Objective: As their differential needs are unknown and to inform service planning, this study (a) examined experiences of caring for adults with acquired brain injury (ABI) and (b) compared these with carers of adults with dementia.
Design: Cross-sectional postal survey. ABI carer experiences were compared with those of a previously studied group of dementia carers using equivalent instruments.
Methods: Family carers (n = 222) of adults with ABI: TBI (49%), strokes (26%), brain infections (18%) and other (7%) completed validated questionnaires assessing physical dependency and psychological problems of those cared for and carers’ own perceived burden, quality-of-life and mental health.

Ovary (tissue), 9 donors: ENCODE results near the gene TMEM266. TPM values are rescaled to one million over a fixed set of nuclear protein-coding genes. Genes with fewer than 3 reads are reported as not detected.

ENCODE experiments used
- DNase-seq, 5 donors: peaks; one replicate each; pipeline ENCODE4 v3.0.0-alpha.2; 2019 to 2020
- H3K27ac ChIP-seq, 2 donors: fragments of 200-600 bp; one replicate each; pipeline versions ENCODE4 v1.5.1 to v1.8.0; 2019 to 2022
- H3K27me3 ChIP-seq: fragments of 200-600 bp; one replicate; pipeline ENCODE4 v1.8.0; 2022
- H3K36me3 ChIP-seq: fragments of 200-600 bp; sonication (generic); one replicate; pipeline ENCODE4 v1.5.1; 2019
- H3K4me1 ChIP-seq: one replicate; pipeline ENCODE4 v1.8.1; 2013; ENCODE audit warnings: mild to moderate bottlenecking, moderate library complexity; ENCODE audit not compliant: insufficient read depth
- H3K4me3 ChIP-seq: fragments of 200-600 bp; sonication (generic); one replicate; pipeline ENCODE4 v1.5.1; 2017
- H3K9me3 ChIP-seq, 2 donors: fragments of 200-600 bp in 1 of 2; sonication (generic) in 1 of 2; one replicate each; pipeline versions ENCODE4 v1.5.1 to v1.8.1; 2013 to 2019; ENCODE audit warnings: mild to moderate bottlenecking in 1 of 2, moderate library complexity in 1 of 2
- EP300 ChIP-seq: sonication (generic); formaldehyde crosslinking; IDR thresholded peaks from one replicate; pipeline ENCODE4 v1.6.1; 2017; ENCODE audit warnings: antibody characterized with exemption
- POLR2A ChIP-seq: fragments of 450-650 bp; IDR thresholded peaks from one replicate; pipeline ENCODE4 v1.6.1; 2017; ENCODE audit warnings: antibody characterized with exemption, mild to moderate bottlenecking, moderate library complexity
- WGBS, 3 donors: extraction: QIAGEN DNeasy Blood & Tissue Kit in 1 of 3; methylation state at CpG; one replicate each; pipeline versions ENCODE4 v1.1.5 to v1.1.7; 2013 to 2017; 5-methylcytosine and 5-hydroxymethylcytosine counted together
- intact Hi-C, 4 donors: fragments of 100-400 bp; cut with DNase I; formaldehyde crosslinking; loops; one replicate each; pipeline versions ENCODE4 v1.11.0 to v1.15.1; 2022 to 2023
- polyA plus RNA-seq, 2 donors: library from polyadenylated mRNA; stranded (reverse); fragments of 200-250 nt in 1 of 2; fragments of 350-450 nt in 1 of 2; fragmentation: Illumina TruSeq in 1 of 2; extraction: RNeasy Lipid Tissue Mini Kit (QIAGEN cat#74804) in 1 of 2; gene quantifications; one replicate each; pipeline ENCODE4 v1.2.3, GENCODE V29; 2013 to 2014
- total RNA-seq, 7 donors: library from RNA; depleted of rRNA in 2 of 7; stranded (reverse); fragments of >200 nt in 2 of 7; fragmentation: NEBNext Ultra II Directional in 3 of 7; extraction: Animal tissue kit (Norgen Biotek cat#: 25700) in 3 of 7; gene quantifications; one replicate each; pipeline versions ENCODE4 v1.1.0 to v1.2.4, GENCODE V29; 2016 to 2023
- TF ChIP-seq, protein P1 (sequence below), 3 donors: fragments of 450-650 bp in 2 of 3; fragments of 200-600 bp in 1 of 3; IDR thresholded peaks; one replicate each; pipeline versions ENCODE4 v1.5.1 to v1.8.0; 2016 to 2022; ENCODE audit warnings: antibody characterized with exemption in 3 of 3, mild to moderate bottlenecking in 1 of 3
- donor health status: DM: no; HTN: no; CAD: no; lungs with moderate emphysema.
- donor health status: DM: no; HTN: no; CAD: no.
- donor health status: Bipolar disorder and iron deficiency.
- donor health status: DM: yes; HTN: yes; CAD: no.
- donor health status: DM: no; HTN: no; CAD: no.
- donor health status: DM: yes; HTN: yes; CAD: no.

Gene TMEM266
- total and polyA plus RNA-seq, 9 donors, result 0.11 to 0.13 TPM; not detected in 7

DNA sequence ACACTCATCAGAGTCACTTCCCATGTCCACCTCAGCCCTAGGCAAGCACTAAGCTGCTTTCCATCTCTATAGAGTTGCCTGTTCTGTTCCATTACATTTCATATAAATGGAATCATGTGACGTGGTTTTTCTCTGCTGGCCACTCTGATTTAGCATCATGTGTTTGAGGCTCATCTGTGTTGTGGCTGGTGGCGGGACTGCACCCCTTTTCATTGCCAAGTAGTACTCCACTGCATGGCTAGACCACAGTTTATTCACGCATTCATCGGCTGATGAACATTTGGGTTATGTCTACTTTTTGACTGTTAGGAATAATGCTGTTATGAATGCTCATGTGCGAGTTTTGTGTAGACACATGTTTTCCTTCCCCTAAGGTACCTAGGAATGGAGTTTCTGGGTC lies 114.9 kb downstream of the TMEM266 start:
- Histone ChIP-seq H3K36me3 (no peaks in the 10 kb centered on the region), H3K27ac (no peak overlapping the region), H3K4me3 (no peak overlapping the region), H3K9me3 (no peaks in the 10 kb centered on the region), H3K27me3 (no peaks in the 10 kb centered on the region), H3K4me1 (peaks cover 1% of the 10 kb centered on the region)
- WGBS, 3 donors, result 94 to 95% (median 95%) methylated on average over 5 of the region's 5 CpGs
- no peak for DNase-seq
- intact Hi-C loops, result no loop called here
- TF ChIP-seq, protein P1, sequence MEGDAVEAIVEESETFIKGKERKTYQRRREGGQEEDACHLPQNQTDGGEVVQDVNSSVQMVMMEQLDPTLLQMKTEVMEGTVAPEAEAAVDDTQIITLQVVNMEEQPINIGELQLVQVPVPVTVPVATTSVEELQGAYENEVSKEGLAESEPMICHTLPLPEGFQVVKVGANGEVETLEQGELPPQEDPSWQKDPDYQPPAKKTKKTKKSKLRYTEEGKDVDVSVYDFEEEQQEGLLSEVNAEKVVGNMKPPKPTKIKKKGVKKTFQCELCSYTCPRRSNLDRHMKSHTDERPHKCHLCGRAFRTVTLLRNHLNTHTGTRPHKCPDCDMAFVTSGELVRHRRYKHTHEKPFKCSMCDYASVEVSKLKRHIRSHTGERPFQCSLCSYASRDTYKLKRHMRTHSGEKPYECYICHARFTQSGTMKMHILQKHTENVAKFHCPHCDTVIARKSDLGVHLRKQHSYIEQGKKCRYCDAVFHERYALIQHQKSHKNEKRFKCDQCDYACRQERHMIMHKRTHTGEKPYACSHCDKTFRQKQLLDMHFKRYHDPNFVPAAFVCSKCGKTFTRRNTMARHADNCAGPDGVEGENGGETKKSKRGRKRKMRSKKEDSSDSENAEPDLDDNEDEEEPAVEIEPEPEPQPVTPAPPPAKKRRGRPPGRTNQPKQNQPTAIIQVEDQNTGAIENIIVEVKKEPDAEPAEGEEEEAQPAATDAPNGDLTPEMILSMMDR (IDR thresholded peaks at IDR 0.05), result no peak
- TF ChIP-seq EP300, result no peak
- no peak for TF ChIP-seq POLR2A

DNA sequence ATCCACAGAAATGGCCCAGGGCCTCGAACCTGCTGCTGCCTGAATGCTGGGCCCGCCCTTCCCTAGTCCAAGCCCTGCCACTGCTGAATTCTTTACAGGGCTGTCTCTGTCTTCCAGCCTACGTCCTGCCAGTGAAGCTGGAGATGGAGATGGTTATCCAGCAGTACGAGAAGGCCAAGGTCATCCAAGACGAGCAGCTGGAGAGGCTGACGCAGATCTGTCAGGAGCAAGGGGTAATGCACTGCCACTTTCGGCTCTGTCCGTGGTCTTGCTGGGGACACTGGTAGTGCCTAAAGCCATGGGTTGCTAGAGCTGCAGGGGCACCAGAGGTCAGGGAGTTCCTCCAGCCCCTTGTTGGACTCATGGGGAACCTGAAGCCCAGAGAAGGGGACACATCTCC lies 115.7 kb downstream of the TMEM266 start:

Results: Carer burden, quality-of-life and mental health were worse for ABI carers, but were not predicted by gender, relationship, injury type, physical dependency or cognitive problems in either ABI or dementia carers. Behavioural problems of those cared for varied between the two groups and affected carers differently. Aggressive problems significantly predicted greater burden, poor quality-of-life and mental health in ABI carers, whereas passivity/low mood significantly predicted greater burden and worse quality-of-life in dementia carers.
Conclusions: This study revealed different experiences of caring for younger adults with ABI vs. older adults with dementia, thereby supporting targeted development of services to sustain families affected by these conditions.